Social Security separates jobs into groups based on physical requirements: sedentary, light, medium, and heavy. For many individuals, the outcome of a case depends on the number of sedentary jobs available.
This is often an issue in back injury cases where Light work is eliminated, but sedentary jobs are still a possibility. If there are enough of them. If a job can be put in the Light category, it may be eliminated based on physical limitations.
So, here is the question: can a sit down job requiring no more than lifting 10 pounds (typically suggesting Sedentary work) ever be a Light job? Continue reading Can sit down jobs be LIGHT work?
I was recently asked what it meant that the Administrative Law Judge did not have a Vocational Expert (VE) testify at an individual’s Social Security hearing.
What happens when the administrative law judge does not call the vocational expert to the hearing. Why would the judge do that?
Well, I can’t tell you “why” the judge didn’t have VE. Some judges use VEs all the time, others do not. A VE provides evidence (testimony) about steps 4 & 5 of the sequential evaluation process. Continue reading Is a Social Security disability hearing without a Vocational Expert a bad sign?
Sometimes when a Social Security disability case goes to hearing, the Administrative Law Judge has a brand new doctor testify (usually by telephone). This is not one of your doctors, or (usually) even one of the doctors Social Security has sent you to.
These are Medical Experts (MEs) that the Judge calls for several reasons: Continue reading Medical Experts at Social Security disability hearings
To qualify for Social Security disability benefits you have to show that your disability prevents you from being able to work. In Social Security’s words, you have to show that you are unable to engage in a substantial gainful activity (SGA). SGA translates into a maximum dollar amount you are allowed to earn and still be potentially eligible for Social Security benefits.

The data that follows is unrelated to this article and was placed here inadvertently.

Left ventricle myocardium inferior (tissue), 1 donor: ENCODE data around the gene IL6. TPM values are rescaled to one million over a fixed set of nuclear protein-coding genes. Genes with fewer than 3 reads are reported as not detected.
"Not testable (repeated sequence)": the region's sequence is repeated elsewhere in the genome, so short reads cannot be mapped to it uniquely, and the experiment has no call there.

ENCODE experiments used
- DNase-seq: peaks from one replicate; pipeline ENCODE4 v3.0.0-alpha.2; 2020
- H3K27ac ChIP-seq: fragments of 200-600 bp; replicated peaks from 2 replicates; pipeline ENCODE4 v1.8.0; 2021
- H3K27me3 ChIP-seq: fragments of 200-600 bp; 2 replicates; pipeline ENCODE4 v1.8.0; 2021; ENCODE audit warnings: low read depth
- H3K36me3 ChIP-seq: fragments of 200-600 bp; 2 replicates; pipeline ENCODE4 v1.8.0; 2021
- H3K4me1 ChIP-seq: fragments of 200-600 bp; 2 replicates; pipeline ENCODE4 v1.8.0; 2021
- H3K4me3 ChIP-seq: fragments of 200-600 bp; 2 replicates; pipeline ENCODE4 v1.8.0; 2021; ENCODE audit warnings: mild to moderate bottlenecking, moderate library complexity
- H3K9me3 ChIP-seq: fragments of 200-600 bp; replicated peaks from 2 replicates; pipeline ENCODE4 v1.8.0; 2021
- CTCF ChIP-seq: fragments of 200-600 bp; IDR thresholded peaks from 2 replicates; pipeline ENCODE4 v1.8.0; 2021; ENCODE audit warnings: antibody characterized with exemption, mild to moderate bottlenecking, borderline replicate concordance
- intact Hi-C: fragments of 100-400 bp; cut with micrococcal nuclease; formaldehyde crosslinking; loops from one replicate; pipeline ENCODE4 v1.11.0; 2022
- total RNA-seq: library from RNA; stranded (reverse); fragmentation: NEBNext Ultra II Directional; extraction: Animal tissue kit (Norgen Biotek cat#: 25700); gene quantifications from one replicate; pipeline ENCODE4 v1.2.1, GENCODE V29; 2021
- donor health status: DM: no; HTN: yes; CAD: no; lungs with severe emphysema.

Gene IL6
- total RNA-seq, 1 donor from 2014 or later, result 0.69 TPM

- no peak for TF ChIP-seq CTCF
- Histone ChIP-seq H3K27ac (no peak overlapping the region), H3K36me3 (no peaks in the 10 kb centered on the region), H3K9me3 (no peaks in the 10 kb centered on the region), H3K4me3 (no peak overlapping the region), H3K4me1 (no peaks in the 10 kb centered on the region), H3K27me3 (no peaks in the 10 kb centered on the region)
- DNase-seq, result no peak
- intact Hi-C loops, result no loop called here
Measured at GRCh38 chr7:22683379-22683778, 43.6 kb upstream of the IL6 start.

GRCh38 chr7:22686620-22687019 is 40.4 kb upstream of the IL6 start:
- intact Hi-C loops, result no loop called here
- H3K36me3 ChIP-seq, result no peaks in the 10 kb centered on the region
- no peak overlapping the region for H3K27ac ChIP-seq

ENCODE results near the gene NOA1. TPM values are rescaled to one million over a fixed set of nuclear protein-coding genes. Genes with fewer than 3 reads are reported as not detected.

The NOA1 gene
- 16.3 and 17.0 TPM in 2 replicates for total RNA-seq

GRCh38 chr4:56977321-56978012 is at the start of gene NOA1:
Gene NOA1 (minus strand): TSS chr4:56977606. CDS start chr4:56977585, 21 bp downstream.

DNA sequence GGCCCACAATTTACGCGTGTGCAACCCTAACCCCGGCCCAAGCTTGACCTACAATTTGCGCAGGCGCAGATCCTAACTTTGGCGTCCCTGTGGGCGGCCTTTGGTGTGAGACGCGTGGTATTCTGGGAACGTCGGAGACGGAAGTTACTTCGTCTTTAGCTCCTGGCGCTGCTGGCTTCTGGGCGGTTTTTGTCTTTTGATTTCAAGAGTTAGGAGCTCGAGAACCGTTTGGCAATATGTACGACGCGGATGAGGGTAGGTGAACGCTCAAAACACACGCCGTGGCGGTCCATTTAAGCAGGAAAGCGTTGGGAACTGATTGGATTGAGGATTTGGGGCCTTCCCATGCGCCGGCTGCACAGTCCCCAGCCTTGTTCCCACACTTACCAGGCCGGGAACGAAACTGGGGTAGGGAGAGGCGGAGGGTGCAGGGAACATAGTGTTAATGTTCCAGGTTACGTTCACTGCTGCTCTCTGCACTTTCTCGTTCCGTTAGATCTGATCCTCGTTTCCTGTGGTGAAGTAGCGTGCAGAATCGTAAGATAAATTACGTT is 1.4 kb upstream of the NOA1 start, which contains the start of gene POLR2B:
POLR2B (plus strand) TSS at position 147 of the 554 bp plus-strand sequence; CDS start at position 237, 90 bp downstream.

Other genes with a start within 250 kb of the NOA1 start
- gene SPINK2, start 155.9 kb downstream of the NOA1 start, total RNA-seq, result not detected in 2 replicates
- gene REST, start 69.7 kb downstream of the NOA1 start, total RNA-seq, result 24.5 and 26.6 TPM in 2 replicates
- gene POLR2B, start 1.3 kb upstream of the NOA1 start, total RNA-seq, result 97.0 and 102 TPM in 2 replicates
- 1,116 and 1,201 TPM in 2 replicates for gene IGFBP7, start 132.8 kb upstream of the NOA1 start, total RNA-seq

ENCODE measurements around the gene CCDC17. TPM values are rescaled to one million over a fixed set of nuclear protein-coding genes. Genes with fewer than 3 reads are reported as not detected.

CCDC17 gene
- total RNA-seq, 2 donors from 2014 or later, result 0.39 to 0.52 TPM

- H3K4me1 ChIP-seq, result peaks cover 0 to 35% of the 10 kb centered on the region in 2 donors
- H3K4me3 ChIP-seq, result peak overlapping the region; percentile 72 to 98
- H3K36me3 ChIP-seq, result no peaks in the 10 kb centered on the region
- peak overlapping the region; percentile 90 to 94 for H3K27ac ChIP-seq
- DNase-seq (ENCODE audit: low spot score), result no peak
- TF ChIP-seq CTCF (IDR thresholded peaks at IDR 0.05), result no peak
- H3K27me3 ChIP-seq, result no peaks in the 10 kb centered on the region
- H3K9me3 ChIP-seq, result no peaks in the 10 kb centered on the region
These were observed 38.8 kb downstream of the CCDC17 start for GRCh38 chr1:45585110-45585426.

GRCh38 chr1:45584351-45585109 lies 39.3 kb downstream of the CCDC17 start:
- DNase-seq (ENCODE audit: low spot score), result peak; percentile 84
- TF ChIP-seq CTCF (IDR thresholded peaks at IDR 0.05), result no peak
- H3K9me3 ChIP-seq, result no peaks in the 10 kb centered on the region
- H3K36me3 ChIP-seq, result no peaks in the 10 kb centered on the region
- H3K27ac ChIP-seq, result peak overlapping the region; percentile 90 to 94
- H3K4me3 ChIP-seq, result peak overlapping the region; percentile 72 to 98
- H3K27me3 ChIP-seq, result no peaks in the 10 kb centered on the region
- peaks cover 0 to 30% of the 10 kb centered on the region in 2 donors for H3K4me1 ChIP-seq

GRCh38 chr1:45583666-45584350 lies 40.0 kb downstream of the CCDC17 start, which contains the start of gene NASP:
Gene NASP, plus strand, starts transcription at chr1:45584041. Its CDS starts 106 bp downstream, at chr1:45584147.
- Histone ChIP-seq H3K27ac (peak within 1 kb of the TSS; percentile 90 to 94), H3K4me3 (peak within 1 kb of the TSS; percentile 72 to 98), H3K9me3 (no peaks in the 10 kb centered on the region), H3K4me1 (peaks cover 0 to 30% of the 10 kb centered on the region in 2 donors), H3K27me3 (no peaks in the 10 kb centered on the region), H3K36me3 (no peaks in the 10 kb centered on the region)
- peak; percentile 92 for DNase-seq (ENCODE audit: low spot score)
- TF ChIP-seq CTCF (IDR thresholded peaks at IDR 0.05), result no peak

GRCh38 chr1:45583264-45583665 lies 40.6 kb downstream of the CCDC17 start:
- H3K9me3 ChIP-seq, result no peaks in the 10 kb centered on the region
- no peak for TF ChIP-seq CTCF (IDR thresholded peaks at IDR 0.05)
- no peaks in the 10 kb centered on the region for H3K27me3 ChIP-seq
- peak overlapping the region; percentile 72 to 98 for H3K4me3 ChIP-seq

For 2015, the most you can earn is $1,090 per month (before taxes or deductions). If you earn more than this, Social Security may say that you are engaging in a substantial gainful activity and, therefore, not eligible for disability benefits.
The SGA issue is so important that it is the very first step of the 5 step sequential evaluation process – the way Social Security evaluates adult disability claims!
What do I do if I earn more than the substantial gainful activity amount? Does than mean I can’t get Social Security disability benefits?!?
Continue reading I earn too much for Social Security disability, what can I do?
I have written about how Social Security defines disability, work, and a substantial gainful activity.
But, how does Social Security really evaluate a case?
Social Security reviews cases using the five-step sequential evaluation process to decide is a person is disabled. Here are the 5 questions that make up the sequential evaluation process: Continue reading Social Security 5 step sequential evaluation process EXPLAINED!
I was recently asked to write about how Social Security views disability claims based on anemia and other blood disorders. First, I will address how Social Security generally handles disability claims. If that puts you to sleep, just skip ahead a few paragraphs
In general, Social Security reviews cases using the five-step sequential evaluation process: Continue reading Social Security disability for anemia and blood disorders